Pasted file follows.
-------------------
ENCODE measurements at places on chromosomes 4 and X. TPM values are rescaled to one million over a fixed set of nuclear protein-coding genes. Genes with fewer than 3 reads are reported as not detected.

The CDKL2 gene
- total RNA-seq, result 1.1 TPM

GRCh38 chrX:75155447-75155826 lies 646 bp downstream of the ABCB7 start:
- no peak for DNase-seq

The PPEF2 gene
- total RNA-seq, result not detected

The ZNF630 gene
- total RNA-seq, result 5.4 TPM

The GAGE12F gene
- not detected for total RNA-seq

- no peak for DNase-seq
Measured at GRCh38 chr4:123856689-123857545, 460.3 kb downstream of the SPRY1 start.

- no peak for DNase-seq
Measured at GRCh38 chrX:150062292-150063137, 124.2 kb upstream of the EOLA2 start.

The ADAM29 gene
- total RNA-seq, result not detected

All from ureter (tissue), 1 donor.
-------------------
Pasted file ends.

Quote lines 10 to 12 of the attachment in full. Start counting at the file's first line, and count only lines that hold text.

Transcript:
The GAGE12F gene
- not detected for total RNA-seq

- no peak for DNase-seq